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Skype patches security holes, adds 3G calling for Android

by Phil Hornshaw

Good news, Android fans: That big security hole in Skype’s Android app has been patched, so go download the updated version already.

Last week, Skype acknowledged that its Android app stored personal information in such a way that it was fairly easy to access and download. The files apparently stored information like a user’s Skype ID, contacts, email addresses, profile, message logs and even more information, and that the information was kept in an unprotected place on Android devices. Because it was unprotected, third-party apps could access the information and presumably ship it off across the Internet with the user never having any idea of what had happened. It also allowed hackers to use unprotected Skype data to get to more personal information.

According to a story from Fierce Mobile Content, however, Skype has plugged the leak. And Skype says that while there was a vulnerability, it wasn’t exploited during the time that the security hole existed. Here’s a quite from the FMC story:

"We have had no reported examples of any third-party malicious application misusing information from the Skype directory on Android devices and will continue to monitor closely," writes Skype Chief Information Security Officer Adrian Asher on the company's blog. "Please rest assured that we do take your privacy and security very seriously and we sincerely apologize for any concern this issue may have caused."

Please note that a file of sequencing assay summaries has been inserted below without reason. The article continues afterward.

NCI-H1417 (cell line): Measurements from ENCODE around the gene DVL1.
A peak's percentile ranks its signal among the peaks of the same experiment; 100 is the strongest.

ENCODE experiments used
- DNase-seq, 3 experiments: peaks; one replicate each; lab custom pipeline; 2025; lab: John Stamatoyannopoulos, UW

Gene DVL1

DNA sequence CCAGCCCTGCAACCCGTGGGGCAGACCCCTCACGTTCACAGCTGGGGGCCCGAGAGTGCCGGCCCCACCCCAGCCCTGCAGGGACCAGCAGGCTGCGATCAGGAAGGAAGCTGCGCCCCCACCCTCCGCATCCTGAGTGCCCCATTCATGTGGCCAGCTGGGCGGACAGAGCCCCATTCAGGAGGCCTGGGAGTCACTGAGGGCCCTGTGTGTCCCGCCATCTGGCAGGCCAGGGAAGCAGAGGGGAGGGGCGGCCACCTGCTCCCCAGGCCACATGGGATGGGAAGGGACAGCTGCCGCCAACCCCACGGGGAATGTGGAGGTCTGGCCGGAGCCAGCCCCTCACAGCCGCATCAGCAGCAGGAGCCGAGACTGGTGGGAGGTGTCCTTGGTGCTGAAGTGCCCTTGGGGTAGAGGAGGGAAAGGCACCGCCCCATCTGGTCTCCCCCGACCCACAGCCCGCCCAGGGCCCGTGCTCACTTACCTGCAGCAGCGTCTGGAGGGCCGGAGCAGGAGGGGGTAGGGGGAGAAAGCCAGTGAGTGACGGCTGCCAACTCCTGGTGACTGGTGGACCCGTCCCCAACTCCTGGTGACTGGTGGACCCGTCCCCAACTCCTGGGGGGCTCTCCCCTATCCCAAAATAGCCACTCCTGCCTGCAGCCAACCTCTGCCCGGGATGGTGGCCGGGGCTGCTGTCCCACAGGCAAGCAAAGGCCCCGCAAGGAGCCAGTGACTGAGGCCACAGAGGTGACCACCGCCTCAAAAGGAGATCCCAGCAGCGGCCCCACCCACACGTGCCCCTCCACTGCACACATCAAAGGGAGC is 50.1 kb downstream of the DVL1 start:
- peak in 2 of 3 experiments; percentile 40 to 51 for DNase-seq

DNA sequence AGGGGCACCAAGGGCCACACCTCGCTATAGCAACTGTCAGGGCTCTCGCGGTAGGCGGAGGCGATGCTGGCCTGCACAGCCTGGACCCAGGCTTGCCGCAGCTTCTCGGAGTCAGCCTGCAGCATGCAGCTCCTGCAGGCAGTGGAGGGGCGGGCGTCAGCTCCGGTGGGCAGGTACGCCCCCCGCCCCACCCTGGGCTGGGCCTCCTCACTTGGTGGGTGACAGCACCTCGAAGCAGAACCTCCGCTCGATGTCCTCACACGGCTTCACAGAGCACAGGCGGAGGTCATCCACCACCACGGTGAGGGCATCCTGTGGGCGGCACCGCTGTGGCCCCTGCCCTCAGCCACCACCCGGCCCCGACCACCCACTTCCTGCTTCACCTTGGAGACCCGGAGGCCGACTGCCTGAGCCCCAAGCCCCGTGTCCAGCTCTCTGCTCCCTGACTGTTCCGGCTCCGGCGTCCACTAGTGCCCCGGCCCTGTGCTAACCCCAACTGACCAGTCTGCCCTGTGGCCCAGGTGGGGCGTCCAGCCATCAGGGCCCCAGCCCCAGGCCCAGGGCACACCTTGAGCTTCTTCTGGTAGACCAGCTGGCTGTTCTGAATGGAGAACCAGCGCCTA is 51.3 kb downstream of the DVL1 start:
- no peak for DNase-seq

So that’s fixed, and in fact, Skype has added 3G voice over Internet calls to its new app, making it better and safer than before. Users can now make Skype calls even if they’re not connected to a Wi-Fi hotspot of some kind, which is a feature users of Skype for Apple’s (AAPL) iOS platform already enjoy.

But just because users can use Skype in newer and safer ways doesn’t necessarily mean that they will, given that disturbing security issues keep popping up on Google’s (GOOG) platform. The tech giant actually pulled the kill switch on as many as 50 apps in its Android Market that it found contained malicious software code back in March. The kill command actually forcibly removed the apps from customers’ handsets, and Google has since worked to correct the issue and stop malware apps from making it into its Market.

Security issues seem to be glaring in the smart phone market when you step back and look, but according to a survey conducted in March, most users barely know about them. But it would probably be best for phone owners to pay a little more attention, because why Skype and Google are trying to shore things up on their ends, they’re not the only ones with security issues.

A story out today reveals that Apple’s iPhone and iPad 3G track all kinds of user location data and store it, without a clear purpose. The information seems to be purposely saved by Apple and easily discovered and downloaded by tech-savvy individuals. Things might not be so much safer in the iTunes App Store as Steve Jobs and his pals would have Android enthusiasts believe.